By Denise Fryer, Co-Programme Director, Developing Management Practice, Henley Business School
The attitude that: ‘It’ll take longer to explain to someone else how to do it, so it’s easier if I just do it myself,’ is not one that is generally productive in today’s collaborative business contexts.
Two of the key aspects you might consider initially are whether you are actually doing your own job effectively, and why delegating is needed in the first place; these points are oddly overlooked in so many cases. But as well as maximising time efficiency, it could be a way of developing the skills of your individual team members and the team as a whole, building morale, and ensuring that the best person is being used for any particular job.
Self-awareness leads to better utilisation of team capabilities
Part of a good delegation process is understanding the capabilities of your team members, but the process often needs to start closer to home, so a part of our programme looks at your own individual styles, and this assessment instils an essential self-awareness that will enable you to be more objective about your strength and weaknesses, and an understanding of where delegation would yield positive benefits.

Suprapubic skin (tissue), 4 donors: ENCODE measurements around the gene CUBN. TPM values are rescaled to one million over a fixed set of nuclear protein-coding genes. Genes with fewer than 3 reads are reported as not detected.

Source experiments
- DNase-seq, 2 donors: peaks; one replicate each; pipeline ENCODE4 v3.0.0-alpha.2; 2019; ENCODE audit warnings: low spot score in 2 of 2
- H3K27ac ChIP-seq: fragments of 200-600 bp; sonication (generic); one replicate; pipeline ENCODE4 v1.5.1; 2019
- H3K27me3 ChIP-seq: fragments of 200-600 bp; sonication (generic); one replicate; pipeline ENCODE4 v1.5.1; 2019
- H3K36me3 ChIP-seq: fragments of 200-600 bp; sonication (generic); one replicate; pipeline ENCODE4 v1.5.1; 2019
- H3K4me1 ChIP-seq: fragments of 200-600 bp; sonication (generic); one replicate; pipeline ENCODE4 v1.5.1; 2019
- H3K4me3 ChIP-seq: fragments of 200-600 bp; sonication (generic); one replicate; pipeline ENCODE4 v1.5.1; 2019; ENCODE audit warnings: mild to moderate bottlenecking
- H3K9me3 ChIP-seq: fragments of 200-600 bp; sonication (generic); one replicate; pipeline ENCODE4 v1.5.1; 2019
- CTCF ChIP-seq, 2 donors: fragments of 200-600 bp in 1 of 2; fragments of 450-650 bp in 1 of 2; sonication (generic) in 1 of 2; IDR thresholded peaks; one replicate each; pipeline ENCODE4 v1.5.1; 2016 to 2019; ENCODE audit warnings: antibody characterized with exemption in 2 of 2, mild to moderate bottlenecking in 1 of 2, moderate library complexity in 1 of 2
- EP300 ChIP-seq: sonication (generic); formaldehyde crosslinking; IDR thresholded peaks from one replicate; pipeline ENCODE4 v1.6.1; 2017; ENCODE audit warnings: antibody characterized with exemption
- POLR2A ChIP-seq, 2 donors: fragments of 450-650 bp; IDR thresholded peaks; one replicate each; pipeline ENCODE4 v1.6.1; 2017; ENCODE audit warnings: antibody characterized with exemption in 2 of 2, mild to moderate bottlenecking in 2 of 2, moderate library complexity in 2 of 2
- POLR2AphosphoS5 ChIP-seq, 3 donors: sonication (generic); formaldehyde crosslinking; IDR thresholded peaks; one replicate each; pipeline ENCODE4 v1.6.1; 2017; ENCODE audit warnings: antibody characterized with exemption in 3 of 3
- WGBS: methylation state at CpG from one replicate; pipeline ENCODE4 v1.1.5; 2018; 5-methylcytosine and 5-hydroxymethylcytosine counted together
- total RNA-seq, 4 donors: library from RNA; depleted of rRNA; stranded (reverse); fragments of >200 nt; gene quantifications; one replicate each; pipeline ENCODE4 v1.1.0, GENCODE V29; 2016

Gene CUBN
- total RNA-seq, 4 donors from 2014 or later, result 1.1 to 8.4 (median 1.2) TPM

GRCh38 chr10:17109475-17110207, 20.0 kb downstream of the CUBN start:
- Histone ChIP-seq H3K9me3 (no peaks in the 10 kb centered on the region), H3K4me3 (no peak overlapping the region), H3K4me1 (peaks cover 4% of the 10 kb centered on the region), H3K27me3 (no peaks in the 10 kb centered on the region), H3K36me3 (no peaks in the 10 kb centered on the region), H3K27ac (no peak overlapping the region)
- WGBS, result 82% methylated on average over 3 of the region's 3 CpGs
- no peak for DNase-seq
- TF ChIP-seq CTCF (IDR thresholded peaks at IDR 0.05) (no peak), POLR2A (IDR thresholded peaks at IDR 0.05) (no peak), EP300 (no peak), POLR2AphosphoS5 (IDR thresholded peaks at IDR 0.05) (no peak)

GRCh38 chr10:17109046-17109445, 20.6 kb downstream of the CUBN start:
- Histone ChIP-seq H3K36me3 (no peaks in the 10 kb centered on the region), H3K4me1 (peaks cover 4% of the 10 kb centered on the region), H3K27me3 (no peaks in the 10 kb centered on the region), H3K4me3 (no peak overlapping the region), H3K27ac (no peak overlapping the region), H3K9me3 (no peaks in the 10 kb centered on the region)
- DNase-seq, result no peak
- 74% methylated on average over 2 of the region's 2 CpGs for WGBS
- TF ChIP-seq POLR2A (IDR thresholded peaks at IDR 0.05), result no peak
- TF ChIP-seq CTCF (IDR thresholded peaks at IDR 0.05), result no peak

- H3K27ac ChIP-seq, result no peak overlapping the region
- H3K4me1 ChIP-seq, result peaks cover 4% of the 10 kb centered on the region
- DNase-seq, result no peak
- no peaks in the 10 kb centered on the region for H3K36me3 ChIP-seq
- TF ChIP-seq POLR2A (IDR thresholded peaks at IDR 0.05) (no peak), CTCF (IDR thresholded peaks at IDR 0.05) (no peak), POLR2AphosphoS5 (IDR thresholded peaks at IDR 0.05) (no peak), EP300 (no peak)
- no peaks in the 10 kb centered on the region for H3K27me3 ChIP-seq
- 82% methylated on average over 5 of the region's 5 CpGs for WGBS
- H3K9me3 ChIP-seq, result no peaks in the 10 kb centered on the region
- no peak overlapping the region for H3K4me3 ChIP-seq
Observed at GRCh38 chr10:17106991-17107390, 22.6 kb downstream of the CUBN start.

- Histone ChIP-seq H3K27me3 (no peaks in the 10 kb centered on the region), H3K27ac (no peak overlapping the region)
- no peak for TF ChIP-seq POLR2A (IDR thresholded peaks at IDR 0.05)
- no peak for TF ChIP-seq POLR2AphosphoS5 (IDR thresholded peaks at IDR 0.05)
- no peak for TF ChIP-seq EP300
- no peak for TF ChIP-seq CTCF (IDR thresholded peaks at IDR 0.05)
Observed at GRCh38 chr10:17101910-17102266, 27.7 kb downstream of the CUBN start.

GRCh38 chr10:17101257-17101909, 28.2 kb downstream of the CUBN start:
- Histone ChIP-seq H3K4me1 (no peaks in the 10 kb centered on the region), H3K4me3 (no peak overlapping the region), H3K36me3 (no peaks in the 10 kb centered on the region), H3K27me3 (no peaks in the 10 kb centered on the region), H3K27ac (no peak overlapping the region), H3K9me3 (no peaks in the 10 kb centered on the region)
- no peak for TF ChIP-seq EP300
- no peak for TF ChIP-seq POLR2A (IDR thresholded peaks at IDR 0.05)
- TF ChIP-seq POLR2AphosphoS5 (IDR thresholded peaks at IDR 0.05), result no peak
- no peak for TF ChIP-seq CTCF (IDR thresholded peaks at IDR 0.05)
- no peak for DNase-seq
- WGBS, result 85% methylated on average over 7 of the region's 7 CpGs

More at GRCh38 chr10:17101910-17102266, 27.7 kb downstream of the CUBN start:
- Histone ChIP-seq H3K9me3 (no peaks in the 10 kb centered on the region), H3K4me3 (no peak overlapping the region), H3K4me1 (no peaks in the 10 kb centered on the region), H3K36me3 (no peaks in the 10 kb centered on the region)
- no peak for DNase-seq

We also consider the reasons why you tend not to delegate, such as control freakery, lack of resource, or the illusion that you have no time to train people. Of course, you have to have trust and confidence in the capability of all the team members, which means the recruitment or development process that creates those teams has to be sound recruitment or development process that creates those teams has to be sound.’
Clarity and communication are the keys
Clearer planning and better communication will usually help to overcome the panic to get things done quickly but there are occasions when delegation can be counter-productive and we need to recognise those scenarios too.
Expectations have to be clearly defined from the outset, andthey must be realistic. All parties must be clear about what success will look like. Sometimes you may need to define the process, but often, it might be sufficient to define the outcome, and allow the delegate to find a way to achieve it. Either way, everyone also needs to know how and when progress will be reviewed.
Used to best effect, delegation becomes a powerful tool for building performance across a team, and in such a competitive environment, neither you – nor your organisation – can afford to ignore it.
Henley is a triple-accredited Business School and part of the University of Reading, with campuses, offices and partnerships worldwide.
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